1834: Second Baptist Church built in Cavendish. Extensive renovations were made to the brick structure in 1875, but the building was destroyed by fire. The Baptist Church decided to relocate and the building was sold to the town. Now the home of the Cavendish Historical Society Museum, the building served as town office, community and recreation center at various times.

1835: Proctorsville Woolen Manufacturing Company, started by Jabez Proctor, employed 35 workers, making cassimere cloth by 1842.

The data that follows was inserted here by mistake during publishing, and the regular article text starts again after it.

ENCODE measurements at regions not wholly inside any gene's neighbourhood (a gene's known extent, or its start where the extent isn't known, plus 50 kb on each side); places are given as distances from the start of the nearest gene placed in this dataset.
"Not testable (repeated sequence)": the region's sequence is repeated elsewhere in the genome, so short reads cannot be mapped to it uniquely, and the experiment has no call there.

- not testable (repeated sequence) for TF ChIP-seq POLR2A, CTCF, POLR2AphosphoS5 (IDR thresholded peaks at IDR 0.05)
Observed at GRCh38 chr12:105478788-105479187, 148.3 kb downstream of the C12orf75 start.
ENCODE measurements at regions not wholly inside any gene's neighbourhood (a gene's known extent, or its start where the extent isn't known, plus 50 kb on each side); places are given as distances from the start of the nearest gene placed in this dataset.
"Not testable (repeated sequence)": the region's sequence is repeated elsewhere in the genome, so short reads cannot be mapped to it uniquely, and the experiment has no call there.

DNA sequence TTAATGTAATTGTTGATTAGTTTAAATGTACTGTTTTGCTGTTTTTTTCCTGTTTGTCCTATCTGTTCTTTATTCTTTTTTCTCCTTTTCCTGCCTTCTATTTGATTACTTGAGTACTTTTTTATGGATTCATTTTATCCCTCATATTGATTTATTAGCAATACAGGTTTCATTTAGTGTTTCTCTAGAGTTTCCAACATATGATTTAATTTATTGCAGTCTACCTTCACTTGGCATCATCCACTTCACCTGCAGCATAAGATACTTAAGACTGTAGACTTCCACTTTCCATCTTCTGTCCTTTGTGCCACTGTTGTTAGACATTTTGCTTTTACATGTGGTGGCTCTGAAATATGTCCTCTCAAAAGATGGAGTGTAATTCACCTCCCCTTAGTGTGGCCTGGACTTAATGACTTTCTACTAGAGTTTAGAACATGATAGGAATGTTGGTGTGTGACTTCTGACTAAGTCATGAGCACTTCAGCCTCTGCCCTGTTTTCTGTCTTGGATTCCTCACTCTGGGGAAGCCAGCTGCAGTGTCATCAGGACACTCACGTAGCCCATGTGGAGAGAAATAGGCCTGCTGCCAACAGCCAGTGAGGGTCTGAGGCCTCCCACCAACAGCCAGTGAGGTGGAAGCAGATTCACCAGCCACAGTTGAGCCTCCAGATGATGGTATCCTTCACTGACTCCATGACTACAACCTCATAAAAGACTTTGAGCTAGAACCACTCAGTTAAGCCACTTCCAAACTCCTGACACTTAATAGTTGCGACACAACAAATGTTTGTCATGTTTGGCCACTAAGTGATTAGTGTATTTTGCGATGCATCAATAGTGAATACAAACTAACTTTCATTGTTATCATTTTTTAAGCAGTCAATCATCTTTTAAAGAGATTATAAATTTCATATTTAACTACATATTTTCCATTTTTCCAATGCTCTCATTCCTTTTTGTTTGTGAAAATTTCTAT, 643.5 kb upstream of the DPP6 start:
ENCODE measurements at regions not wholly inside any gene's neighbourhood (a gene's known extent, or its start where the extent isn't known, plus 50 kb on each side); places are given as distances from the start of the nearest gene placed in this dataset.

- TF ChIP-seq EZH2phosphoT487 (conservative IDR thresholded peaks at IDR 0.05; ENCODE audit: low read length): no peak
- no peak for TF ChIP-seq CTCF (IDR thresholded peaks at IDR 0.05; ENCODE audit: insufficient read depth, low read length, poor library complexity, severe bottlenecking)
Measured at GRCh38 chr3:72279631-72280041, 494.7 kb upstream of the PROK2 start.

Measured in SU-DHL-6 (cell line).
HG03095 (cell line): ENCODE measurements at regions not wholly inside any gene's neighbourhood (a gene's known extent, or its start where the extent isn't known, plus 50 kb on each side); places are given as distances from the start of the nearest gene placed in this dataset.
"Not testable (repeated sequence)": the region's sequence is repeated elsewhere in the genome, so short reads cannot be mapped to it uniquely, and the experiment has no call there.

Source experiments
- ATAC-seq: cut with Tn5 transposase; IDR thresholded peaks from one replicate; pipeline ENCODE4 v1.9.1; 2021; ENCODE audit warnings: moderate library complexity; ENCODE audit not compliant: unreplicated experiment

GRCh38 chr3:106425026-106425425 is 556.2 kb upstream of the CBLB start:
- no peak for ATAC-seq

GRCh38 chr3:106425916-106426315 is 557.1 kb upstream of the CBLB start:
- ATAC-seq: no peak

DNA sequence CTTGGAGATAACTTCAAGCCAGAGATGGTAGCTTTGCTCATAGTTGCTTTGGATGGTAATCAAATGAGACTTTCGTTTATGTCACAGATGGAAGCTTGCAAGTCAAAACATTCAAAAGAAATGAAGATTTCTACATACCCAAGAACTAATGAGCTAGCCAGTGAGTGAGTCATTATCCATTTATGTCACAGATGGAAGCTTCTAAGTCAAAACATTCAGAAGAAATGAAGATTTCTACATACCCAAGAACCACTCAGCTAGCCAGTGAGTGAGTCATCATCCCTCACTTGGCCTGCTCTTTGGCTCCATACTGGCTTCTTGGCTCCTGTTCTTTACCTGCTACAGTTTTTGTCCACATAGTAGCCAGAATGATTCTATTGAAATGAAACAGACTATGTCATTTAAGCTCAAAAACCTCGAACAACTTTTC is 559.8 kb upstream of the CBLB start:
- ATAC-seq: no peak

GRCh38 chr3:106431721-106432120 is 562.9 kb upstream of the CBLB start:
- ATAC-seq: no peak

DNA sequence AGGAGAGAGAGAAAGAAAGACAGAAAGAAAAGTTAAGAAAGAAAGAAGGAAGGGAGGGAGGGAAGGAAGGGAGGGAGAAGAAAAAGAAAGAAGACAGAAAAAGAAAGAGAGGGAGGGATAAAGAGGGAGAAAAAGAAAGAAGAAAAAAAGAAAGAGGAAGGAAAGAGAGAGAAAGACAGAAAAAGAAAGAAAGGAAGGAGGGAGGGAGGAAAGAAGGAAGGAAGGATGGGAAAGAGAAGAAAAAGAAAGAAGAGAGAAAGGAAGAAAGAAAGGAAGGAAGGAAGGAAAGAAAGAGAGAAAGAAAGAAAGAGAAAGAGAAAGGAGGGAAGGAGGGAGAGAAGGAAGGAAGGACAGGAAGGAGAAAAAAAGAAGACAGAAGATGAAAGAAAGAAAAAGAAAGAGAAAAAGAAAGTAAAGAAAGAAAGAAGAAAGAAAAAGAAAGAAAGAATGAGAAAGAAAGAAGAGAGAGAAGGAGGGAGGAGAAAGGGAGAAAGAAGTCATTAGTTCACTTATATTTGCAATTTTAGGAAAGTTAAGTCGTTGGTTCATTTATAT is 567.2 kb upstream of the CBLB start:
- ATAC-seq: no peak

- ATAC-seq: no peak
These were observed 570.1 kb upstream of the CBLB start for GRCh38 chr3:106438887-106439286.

• The Cavendish Green Marble Quarry established in America for extraction of the green serpentine rock known in the stone industry as Verde Antique. The first site was quarried in approximately 1835 by the Black River Marble and Soapstone Mfg company.  The original quarry was located on the Black River, near Winery Road at a place formerly called Hart’s Bend. It was moved up to its present location in 1931. The Moriglioni family owned and operated the Quarry during this period. Marble was quarried from the late 1930’s through the early 1950’s. The marble on the floors and interior columns of the main entrance of the National Gallery of Art in Washington (which opened in 1941) comes the Proctorsville Quarry. In 1989 the Ruby brothers, from Fair Haven, attempted to open the quarry but did not have the equipment to do so. In late 1990’s the Vermont Marble Company (owned by an Italian company) bought a 20 year lease to remove stone. The quarry was worked for 3-4 years and then work ceased. During this time,  stone was shipped for cutting to Italy, Spain and Brazil.